I’ve only had a ‘multi-hyphen career’ for a a few months now, but I’ve absolutely loved the mix of things I’ve been working on. From working with authors directly to getting involved with a small publisher, it’s been so interesting to approach what I love from two very different angles.
I still love being in house, but I also have a daydream of working for myself full time one day. So, with that long-term goal in mind, I’ve been speaking to a few freelancers about how they make it work. What about finances and being alone all day and nobody bringing in biscuits?
Today, I have Ruth Poundwhite on the blog. Ruth is a blogger and podcaster who helps creatives get their product or message out into the world in a way that fits around their life and values. I am a huge fan of her podcast Creatively Human, so am delighted to have her sharing her story!
What made you decide to take a freelance route with your career?
I fell into freelancing writing partly by chance, partly by necessity. I had just finished university in 2008 in the middle of the credit crunch, I didn’t know what I wanted to do, and I couldn’t find a job anywhere. Someone mentioned that I could try freelancing, so I searched on Google, found some adverts for website owners looking for copy, applied and got paid that same day. I found more work and decided it was better than looking for a job!
What elements make up your freelance income?
I was lucky when I first went freelance as I was young and still living with my parents, so I didn’t need to make a huge amount to live. At first I priced low and found it incredibly easy to find enough work to earn a basic living, but the amount of work I was doing was unsustainable, so I had to raise my prices. To be quite honest, writing like a machine led to burnout, so I also started looking for other ways to earn money.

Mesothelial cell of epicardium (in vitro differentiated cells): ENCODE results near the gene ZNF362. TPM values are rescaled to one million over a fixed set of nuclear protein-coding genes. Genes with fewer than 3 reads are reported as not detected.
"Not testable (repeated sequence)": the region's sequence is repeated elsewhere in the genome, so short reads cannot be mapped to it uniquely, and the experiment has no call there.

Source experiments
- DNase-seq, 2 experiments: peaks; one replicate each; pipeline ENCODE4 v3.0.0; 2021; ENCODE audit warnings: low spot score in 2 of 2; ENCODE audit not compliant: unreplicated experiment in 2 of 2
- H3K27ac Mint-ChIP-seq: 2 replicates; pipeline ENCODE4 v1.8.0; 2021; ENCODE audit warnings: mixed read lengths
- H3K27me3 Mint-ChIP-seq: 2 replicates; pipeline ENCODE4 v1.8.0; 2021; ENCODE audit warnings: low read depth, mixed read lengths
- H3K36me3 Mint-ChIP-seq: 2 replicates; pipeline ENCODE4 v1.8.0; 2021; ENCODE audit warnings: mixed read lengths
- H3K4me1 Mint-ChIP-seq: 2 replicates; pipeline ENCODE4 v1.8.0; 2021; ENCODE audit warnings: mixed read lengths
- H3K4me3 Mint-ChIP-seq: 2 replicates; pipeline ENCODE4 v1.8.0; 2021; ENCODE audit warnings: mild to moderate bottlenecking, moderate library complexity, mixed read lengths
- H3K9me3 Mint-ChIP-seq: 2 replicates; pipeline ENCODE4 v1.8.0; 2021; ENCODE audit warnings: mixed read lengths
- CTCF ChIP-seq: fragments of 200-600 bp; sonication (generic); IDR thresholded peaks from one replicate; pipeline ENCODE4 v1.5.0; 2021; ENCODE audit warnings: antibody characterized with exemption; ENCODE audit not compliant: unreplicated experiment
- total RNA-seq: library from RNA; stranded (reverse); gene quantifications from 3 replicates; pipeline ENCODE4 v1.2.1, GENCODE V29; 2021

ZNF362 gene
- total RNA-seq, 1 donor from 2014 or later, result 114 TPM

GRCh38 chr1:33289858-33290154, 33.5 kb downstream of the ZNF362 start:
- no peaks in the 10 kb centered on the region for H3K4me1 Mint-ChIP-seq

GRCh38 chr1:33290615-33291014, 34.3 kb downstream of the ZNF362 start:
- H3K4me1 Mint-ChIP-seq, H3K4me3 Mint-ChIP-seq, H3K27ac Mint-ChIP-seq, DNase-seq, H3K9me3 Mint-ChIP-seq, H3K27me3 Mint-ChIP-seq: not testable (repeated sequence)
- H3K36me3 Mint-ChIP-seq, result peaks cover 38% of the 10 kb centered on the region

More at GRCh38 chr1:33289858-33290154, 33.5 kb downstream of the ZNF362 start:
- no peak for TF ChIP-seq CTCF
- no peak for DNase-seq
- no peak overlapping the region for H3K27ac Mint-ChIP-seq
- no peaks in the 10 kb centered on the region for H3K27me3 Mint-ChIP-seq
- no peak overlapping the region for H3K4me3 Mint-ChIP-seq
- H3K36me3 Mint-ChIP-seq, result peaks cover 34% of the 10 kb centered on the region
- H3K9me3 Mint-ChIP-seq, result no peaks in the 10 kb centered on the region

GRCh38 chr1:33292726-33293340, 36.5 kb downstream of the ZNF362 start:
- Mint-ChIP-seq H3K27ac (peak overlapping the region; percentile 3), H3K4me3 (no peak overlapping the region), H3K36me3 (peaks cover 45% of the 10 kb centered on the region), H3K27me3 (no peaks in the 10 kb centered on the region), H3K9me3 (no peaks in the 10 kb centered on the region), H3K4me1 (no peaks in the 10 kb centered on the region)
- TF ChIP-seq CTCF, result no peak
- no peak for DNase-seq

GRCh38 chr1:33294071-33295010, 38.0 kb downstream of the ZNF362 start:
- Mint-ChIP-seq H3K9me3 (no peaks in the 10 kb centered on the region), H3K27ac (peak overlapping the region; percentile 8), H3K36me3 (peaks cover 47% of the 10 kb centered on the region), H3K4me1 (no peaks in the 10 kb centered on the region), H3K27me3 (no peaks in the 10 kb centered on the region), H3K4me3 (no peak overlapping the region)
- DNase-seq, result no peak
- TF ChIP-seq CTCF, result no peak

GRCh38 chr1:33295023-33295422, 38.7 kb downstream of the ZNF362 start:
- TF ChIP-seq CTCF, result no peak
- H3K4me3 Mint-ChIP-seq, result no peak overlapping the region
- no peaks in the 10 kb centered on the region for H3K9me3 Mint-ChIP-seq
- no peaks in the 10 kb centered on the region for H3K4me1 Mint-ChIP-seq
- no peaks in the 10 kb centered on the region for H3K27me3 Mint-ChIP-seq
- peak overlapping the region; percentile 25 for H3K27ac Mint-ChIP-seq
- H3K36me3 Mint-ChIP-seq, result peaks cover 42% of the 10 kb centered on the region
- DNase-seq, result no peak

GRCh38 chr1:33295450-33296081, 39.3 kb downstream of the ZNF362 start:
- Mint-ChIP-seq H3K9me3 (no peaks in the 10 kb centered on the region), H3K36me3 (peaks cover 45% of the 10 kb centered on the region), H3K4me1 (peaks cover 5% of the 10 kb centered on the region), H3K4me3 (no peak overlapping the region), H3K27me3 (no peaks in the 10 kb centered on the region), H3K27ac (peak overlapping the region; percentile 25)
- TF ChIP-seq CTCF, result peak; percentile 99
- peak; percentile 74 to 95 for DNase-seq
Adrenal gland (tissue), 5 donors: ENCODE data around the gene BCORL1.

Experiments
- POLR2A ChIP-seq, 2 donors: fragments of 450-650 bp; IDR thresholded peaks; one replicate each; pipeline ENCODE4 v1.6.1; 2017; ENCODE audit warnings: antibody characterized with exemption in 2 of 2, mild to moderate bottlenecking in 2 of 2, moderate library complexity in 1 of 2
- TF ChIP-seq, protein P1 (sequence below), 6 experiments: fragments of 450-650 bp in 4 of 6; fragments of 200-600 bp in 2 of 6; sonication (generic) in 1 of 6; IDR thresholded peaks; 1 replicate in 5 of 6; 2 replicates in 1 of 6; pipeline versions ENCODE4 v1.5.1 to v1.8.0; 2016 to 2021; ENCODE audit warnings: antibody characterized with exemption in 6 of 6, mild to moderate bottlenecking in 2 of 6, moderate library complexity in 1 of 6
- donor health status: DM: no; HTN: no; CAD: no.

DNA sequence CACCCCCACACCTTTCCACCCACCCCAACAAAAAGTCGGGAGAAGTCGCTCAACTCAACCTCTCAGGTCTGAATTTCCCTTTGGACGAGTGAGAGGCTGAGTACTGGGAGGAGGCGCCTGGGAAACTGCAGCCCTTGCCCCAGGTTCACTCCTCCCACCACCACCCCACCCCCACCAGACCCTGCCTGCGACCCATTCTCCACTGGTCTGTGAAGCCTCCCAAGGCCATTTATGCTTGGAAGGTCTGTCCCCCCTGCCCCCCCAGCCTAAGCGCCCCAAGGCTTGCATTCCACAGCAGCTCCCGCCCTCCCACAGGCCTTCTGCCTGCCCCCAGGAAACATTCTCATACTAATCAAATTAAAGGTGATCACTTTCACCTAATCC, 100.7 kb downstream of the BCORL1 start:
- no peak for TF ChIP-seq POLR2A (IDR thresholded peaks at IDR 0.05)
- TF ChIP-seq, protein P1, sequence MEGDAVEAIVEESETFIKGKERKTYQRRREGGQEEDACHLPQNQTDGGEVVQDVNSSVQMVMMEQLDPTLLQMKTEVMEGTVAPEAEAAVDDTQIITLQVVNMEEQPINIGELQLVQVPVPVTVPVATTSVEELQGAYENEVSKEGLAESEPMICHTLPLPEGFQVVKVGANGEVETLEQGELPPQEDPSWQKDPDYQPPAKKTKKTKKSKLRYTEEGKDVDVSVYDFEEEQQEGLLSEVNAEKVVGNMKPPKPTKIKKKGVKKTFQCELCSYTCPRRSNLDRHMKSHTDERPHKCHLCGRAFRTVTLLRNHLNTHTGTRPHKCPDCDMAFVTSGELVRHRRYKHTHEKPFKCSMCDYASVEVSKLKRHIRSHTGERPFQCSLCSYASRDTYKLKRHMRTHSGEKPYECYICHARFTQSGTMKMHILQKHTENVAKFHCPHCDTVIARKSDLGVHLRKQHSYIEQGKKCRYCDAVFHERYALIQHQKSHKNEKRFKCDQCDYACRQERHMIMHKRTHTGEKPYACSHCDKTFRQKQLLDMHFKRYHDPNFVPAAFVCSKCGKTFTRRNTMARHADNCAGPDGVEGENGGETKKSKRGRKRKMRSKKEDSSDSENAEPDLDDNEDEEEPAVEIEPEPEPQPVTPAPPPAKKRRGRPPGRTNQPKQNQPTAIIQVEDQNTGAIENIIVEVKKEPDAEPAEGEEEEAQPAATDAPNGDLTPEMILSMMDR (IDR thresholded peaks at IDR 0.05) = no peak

I’d been writing for my own blog for around a year when I started freelancing, so I used the skills I learnt there to do web development and online marketing work for clients. I even created a few ready-made websites and sold them for a fixed fee. I also self-published a book about freelance writing – which is no longer available for sale – and I did make some money from that, but not enough to live off by far. I also created a course for freelancers looking to increase my income like I did, which is also no longer for sale. Let’s just say I’ve dabbled in lots of things! Eventually, I stopped freelancing and started managing a team of writers instead, so that increased my income potential even further.
What is the best thing about being freelance?
I come from a family of self-employed people so I had always been used to having my parents around, and taking time off when other families couldn’t. I certainly took that for granted growing up, but I am now so, so grateful that I don’t need to work to a traditional schedule. When I first went freelance, I used to go for walks in the middle of the day and just feel so happy that I was out while other people were at work!
Now that I have a baby, the fact that both me and my husband are self-employed means we can be very flexible with childcare. Even on my work days I’ve been able to take time out to breastfeed my baby, which means so much to me. I realise that this isn’t the reality for most families, but I hope that it will become more common. I’m so thankful my son gets to have us both around (just as I was fortunate to have my parents around a lot as a child).